I agree that people shouldn't see it as a guarantee, but that's also why most people generally say things like "IF you need more time, by all means, take the time." If time constraint is an issue, and resources allow, I'd much rather them take an extra 2 months than simply worry about getting the game out "on-time." It's conditional, not inherently absolute.

Should we not start with some Ipelagos, or at least some Greater Ipelagos, before tackling a named Arch Ipelago? 6_u

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Yes, but we must remember, a delay DOES NOT guarantee a better game. Perhaps it has a tendency to result in a better product, but there are too many people who assume always, 100% of the time that more time = better game.

It doesn't, but it guarantees the potential for a better game.

 

Basically, so long as the given state of a game needs improvement (or could benefit greatly from improvement), more time allows for that improvement, whereas, no-delay guarantees that the game remains as-is and gets released.

 

I agree that people shouldn't see it as a guarantee, but that's also why most people generally say things like "IF you need more time, by all means, take the time." If time constraint is an issue, and resources allow, I'd much rather them take an extra 2 months than simply worry about getting the game out "on-time." It's conditional, not inherently absolute.

 

 

Blasphemy!  I demand buggy products that require multiple patches downloaded via my 28.8 modem so I can relive the "glory days" of 1995.

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Blasphemy!  I demand buggy products that require multiple patches downloaded via my 28.8 modem so I can relive the "glory days" of 1995.

28.8?!

 

Dear lord, man! You had one of the PREMIUM modems, didn't you... :)

 

Also, I demand that all patches be individual files that must be run within a DOS prompt, and in the proper order.

Should we not start with some Ipelagos, or at least some Greater Ipelagos, before tackling a named Arch Ipelago? 6_u

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It doesn't, but it guarantees the potential for a better game.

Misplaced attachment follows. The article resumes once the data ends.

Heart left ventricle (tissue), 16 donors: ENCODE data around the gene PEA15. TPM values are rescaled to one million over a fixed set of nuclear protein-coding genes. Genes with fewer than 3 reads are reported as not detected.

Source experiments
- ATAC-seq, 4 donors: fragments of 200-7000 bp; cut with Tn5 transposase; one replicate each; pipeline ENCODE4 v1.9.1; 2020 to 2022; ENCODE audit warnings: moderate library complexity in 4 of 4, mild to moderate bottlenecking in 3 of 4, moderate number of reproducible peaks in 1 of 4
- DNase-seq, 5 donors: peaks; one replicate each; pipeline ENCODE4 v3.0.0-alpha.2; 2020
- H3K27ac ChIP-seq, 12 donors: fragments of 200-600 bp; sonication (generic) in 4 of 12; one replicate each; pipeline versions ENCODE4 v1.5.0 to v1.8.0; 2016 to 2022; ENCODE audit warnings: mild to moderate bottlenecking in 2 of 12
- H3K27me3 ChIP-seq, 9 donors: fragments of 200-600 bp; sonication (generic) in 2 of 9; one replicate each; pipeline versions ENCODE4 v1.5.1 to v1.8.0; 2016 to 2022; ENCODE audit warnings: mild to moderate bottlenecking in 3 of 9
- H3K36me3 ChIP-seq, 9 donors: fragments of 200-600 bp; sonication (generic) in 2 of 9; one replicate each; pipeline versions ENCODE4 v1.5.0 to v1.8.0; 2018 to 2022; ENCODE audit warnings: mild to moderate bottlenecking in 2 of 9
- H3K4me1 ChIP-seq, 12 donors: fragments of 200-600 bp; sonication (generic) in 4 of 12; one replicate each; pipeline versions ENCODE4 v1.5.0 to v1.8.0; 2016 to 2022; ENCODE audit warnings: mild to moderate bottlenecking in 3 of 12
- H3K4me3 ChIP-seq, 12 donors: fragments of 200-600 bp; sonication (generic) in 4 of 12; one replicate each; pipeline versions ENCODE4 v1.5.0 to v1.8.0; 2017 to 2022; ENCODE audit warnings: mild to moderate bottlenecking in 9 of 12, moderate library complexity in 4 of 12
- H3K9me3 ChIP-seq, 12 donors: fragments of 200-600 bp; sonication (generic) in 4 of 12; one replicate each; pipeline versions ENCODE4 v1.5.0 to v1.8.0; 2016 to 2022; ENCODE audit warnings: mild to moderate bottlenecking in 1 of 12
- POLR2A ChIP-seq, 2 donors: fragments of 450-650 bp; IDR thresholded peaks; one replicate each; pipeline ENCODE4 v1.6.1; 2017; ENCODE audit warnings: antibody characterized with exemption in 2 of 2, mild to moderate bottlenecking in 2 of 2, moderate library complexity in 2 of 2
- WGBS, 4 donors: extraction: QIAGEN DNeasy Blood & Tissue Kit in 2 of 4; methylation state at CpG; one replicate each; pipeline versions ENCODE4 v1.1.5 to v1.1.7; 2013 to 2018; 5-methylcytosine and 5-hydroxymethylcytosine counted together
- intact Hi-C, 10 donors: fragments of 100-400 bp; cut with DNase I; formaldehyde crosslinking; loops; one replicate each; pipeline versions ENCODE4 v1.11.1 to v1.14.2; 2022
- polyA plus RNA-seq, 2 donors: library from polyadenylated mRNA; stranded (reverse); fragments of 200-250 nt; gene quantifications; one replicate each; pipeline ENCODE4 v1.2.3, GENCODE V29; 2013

This is a cheap shot, I know, but it does also guarantee the potential for a worse game.

 

Practically, I agree that absolutes on the matter aren't particularly helpful but I do feel that one of the challenges for PoE and for kickstarted games generally is ensuring that they manage to create a good product whilst also balancing the books - part of which is ensuring you can run to a schedule.

 

To be even more practical, for that reason I doubt that Josh and the folks at the helm are going to worry too much about the outcome of threads like this.

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This is a cheap shot, I know, but it does also guarantee the potential for a worse game.

Nah, it's not a cheap shot. It's true. I mean, the point I was making was simply just that, if the state of your game nearing the planned completion date is definitively lacking in a way that nothing short of more time ironing things out will fix, then, at the very least, no delay = no improvement, and delay = maybe-improvement.

 

Again, it's all conditional, and there's not really any one thing that decides it. But, if you were to rate your game's quality on a scale of 1-10, and it's at 4, then the potential to get it to a 7 coupled with the potential for it to go down to a 3 is better than just leaving it where it is.

 

And while there isn't just one deciding factor, it IS heavily dependent upon the pre-production plan and the course the team is following. For example, if you're building a model, and you've got excellent plans, and you've figured out all great materials and quality assembly processes, and everything you've built so far is excellent, but you're only 3/4th of the way done with the model and you run out of time... well, the mere addition of more time isn't going to hinder anything. Some other factor would have to change to cause a negative effect at that point.

 

For something like a game, a good example would be "we've ironed out 20 of the 25 weapon types, and we could really use another couple months to finish the last 5." If they simply take the time to follow a legit plan, then it's going to be helpful. They're not going to end up with fewer polished weapon types in their combat system. Even if they end up with 21 and not 25, that's still an improvement. And even if the game sucks, really, that's still a relative improvement, most likely. Delay followed by bad game does not mean the delay didn't help. It just means it didn't pull the game out of the suck zone.

 

But, yeah... more often than not, the problematic delays are the "Okay, obviously our plan isn't working like intended. Let's spend 6 more months on this, and change our plan to come up with something that'll make this more fun/less problematic!" That's when you run into the gamble. You don't have all this prior support for whatever plan you've just come up with, and you have a lot less time in which to execute it, from conception to completion. SOMEtimes a team pulls that off just fine, but it's always a lot more likely when it was all planned from the get-go, and the time is basically just an extra bit of quantity of a resource necessary to get the game from unfinished to finished.